President Donald Trump will visit the Pentagon on Thursday to announce the results of the Defense Department’s long-anticipated review of its ability to protect the homeland and forces abroad from missile attacks, senior administration officials said Wednesday.
Trump is expected to make a roughly 30-minute speech in the Pentagon auditorium in which he will outline that the United States is postured primarily to defend the homeland against potential missile attacks from rogue nations, primarily North Korea and Iran, which have ballistic missile capabilities, the officials from the White House said on the condition of anonymity. While the North Koreans have successfully demonstrated they possess weapons capable of reaching the U.S. mainland, Iran is only believed to be working on such missiles.
The president will “make a case for urgent investment in new and advanced anti-missile capability,” one official said. The Pentagon is expected to request more money for missile defense in its upcoming fiscal year 2020 budget proposal than the $15 billion that it received last year, an official said.
Thursday’s visit will mark Trump’s third time at the Pentagon as president and his first to the military’s headquarters in Arlington, Va. since his first defense secretary Jim Mattis resigned suddenly last month in protest over Trump policies, including the decision to withdraw all American troops from Syria. Acting Defense Secretary Patrick Shanahan, among other top Pentagon and national security officials, is expected to attend Trump’s address.
The Missile Defense Review was ordered by Trump early in his presidency. It is the first official review of America’s missile defense posture since 2010, but its release has been delayed for more than a year, partially because officials expanded it to consider not only ballistic missile threats, but others including cruise missiles and developing hypersonic missiles capable of traveling in excess of Mach 5.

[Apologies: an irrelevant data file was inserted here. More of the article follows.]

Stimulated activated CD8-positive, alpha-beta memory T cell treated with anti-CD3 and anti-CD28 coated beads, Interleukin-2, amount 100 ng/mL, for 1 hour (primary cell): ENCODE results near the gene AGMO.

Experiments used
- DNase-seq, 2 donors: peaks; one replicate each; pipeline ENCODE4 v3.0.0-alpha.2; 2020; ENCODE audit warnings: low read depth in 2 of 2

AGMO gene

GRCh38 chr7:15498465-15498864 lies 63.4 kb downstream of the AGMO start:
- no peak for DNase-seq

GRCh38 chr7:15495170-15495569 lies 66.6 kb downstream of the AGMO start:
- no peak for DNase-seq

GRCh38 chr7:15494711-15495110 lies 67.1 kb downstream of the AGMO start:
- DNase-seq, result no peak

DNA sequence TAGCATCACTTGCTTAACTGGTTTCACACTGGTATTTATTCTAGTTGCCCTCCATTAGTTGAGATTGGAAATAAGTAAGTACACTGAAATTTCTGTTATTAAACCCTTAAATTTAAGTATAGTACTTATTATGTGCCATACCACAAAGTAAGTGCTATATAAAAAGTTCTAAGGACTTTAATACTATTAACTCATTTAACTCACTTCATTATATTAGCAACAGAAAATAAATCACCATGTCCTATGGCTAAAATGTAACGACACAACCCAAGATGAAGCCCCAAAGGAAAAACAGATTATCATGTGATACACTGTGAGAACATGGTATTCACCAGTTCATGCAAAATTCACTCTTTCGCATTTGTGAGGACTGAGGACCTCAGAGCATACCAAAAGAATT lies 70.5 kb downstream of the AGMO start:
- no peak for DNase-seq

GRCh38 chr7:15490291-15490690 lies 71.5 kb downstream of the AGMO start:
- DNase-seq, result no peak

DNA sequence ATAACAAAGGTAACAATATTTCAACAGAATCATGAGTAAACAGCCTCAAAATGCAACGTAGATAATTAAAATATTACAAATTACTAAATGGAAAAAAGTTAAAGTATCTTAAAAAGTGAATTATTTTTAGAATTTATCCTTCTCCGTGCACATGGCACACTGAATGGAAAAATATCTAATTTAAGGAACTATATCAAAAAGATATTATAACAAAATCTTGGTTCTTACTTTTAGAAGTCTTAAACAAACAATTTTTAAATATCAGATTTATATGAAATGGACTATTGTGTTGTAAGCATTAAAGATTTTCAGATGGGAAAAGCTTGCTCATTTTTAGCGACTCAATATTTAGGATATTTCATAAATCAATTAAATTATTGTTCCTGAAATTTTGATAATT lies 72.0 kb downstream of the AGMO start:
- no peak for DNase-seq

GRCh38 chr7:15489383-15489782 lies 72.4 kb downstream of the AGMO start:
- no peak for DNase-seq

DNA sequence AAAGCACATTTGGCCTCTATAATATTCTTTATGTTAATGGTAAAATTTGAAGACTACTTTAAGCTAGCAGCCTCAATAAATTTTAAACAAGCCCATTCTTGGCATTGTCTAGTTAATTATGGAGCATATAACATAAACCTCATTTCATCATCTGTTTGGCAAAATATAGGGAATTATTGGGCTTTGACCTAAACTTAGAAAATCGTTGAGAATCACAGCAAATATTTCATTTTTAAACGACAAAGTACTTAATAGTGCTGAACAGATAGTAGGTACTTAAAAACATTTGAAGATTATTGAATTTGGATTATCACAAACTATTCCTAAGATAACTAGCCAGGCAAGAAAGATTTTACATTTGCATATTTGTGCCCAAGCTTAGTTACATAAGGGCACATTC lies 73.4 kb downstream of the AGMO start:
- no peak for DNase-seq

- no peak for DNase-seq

The United States’ layered anti-missile system includes land-, sea-, and space-based elements that detect, track and target incoming missiles and is capable of defending against a limited attack using intercontinental ballistic missiles, weapons that can travel more than 3,400 miles. But America still relies primarily on diplomacy and deterrence to dissuade attacks by more modern weapons under development by nations such as Russia and China, officials said.
“Effective deterrence is the preferred strategy to prevent missiles attack … however, a broader approach is required to address the increasingly complex missile-threat environment,” reads a summary of the report reviewed by Stars and Stripes before it was to be released Thursday.
Among the options under consideration to protect the United States from increasing missile threats are adding a third location of ground-based missile interceptors to the 40 in Alaska and four located in California, an official said. The United States is also working to advance its space-based, anti-missile systems to improve its tiered defense method.
The “multi-layers approach to preventing and defeating missiles attacks will move the United States towards a more flexible and balanced overall defense posture that provides the broadest set of options in a crisis or conflict and improve the overall likelihood to counter offensive missile attacks successfully,” the report states. “To do so, the United States will integrate active missile defenses with intelligence, surveillance and reconnaissance and strike capabilities to counter regional offensive missile threats and rogue missile threats to the homeland.”
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